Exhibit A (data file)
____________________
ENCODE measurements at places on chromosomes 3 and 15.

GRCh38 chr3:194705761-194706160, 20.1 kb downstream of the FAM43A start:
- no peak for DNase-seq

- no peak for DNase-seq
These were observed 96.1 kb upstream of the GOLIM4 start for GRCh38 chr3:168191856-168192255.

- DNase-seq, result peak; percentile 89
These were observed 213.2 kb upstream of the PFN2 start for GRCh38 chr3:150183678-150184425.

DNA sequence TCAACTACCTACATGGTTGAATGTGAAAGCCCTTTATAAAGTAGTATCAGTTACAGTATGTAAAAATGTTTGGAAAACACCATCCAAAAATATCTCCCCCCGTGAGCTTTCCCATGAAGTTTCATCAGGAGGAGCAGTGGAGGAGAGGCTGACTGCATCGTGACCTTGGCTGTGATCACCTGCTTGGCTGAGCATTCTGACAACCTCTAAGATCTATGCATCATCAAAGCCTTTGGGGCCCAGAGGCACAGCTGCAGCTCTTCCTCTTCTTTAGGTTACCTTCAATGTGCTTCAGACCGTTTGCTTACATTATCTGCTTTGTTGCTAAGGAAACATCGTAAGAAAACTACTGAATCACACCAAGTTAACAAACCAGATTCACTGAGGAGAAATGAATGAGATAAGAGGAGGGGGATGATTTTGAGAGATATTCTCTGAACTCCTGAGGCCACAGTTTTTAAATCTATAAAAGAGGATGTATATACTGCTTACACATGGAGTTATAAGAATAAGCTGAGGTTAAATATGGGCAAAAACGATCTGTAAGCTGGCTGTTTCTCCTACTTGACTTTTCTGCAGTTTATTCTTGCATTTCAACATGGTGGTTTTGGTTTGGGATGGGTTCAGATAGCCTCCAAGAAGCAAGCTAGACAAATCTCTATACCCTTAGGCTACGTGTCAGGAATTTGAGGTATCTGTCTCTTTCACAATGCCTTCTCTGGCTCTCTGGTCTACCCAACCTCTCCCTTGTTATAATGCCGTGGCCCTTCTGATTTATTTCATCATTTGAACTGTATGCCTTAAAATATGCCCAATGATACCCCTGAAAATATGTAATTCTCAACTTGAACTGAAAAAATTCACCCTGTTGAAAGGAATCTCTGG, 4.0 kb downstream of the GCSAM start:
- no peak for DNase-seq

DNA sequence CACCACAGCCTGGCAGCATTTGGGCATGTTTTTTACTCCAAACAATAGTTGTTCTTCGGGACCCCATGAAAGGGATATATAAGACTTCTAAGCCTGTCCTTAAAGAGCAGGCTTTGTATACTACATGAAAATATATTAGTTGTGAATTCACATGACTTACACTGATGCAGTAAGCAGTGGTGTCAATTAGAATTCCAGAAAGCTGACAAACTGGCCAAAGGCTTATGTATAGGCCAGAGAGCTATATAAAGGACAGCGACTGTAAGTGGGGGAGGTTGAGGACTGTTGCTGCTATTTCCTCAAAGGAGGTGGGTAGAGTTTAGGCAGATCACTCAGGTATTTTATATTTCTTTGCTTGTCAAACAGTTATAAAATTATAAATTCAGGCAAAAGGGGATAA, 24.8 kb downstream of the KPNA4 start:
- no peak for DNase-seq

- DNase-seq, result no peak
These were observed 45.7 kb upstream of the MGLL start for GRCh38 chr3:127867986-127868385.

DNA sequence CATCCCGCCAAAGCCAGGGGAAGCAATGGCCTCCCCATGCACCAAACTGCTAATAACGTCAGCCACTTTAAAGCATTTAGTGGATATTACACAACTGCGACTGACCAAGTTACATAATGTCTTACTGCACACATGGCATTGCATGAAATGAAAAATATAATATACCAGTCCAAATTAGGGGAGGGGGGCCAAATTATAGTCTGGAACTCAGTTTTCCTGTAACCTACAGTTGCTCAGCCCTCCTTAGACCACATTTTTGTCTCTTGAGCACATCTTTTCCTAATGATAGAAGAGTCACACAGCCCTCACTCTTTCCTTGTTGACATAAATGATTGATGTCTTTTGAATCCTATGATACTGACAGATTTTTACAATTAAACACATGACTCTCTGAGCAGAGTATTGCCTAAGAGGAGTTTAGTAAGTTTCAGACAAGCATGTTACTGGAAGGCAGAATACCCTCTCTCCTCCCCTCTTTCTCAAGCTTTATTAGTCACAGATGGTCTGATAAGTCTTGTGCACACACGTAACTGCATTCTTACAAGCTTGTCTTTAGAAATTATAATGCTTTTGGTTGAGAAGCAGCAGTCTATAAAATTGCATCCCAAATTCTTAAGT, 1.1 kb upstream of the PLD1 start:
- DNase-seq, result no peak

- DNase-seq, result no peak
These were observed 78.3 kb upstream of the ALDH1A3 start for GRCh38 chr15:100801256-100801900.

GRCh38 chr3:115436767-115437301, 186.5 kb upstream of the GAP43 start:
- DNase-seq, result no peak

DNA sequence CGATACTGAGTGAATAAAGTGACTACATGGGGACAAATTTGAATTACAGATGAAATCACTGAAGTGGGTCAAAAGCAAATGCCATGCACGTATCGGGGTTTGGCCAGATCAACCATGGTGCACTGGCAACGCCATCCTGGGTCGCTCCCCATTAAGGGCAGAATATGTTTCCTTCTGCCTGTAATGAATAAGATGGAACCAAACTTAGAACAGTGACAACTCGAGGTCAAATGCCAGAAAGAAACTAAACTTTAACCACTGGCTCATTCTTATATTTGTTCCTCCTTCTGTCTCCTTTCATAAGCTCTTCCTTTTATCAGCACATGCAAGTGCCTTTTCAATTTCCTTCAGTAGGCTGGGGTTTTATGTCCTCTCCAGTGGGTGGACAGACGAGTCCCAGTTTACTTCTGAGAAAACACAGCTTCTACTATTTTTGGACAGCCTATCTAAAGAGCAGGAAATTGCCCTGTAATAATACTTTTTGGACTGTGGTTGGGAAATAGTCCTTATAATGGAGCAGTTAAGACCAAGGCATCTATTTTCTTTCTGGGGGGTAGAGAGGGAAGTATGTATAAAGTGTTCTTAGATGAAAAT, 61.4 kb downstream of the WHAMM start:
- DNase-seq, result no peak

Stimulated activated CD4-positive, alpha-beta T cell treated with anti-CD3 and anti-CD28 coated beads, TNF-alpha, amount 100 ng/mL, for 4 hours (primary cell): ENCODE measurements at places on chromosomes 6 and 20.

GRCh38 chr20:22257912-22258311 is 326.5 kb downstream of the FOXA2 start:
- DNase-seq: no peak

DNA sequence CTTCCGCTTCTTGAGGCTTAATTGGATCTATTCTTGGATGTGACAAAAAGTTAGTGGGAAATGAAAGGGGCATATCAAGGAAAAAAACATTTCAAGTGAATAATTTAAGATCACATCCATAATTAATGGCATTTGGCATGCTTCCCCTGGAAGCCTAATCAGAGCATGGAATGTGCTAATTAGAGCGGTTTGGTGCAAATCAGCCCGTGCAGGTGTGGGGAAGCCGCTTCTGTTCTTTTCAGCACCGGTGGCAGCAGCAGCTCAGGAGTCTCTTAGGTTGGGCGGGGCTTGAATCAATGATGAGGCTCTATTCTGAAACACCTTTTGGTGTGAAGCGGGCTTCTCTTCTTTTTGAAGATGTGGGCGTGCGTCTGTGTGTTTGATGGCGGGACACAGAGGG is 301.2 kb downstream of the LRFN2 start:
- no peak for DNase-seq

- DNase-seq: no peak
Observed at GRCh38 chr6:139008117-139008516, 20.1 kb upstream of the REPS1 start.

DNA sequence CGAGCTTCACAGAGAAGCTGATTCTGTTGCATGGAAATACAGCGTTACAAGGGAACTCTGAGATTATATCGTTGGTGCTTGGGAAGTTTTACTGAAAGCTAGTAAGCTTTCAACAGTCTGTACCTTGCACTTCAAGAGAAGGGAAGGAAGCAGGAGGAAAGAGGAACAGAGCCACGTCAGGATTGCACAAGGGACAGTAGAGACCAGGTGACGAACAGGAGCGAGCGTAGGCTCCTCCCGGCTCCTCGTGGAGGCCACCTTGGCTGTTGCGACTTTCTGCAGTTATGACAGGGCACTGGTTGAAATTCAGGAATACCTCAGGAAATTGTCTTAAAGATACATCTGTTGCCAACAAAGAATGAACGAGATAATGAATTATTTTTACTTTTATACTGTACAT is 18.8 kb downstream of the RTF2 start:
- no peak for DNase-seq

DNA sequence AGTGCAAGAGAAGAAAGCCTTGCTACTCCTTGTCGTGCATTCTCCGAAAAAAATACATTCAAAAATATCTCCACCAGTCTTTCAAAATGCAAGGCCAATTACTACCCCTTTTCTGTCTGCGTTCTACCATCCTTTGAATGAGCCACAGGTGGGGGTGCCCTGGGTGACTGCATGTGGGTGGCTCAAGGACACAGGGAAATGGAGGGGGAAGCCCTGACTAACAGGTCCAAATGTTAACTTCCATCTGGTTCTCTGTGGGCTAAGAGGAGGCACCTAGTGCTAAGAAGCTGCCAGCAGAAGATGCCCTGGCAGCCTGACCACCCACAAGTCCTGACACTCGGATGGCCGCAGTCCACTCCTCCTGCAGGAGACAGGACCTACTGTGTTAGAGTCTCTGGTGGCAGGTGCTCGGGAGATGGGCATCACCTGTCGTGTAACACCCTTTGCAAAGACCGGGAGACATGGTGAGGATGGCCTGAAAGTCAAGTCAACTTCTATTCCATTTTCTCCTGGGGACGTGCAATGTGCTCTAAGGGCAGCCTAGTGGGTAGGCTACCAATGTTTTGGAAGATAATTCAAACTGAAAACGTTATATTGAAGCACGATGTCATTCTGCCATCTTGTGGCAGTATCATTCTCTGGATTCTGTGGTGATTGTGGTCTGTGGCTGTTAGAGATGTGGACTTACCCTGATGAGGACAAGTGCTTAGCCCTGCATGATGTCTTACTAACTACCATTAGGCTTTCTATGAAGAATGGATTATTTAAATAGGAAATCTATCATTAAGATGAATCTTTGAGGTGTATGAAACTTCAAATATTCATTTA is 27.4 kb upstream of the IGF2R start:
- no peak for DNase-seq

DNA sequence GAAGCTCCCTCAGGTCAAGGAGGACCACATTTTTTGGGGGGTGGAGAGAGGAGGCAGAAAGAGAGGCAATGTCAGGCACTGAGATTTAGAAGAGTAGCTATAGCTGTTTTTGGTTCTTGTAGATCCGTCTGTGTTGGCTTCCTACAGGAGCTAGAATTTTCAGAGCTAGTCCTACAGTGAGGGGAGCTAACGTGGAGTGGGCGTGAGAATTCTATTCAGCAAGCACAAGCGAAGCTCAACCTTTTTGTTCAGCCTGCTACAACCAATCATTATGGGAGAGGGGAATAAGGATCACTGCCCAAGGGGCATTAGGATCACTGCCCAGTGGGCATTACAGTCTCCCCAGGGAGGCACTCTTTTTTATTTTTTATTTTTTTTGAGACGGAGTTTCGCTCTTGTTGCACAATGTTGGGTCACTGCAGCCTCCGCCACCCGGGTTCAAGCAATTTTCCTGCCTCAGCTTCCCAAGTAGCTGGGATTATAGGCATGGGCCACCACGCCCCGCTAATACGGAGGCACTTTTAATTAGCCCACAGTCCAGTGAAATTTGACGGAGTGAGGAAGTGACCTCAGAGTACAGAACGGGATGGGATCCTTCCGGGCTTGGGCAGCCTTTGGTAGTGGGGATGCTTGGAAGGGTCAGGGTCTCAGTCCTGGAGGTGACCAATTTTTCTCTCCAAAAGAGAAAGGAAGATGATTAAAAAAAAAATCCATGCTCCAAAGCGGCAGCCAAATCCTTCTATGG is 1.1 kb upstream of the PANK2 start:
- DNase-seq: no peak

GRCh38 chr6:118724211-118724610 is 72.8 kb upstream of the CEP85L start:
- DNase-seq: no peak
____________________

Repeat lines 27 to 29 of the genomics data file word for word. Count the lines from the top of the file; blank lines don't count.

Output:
- DNase-seq: no peak
Observed at GRCh38 chr6:139008117-139008516, 20.1 kb upstream of the REPS1 start.

DNA sequence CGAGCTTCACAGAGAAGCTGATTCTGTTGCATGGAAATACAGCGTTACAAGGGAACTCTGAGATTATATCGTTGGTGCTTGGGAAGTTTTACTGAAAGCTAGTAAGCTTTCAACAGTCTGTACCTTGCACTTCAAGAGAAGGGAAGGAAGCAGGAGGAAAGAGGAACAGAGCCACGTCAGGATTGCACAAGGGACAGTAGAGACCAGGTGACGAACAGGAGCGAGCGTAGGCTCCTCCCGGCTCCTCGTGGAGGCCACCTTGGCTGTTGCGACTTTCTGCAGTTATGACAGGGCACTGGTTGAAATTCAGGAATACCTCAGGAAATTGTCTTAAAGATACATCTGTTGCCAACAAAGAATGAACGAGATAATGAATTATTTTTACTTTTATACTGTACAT is 18.8 kb downstream of the RTF2 start: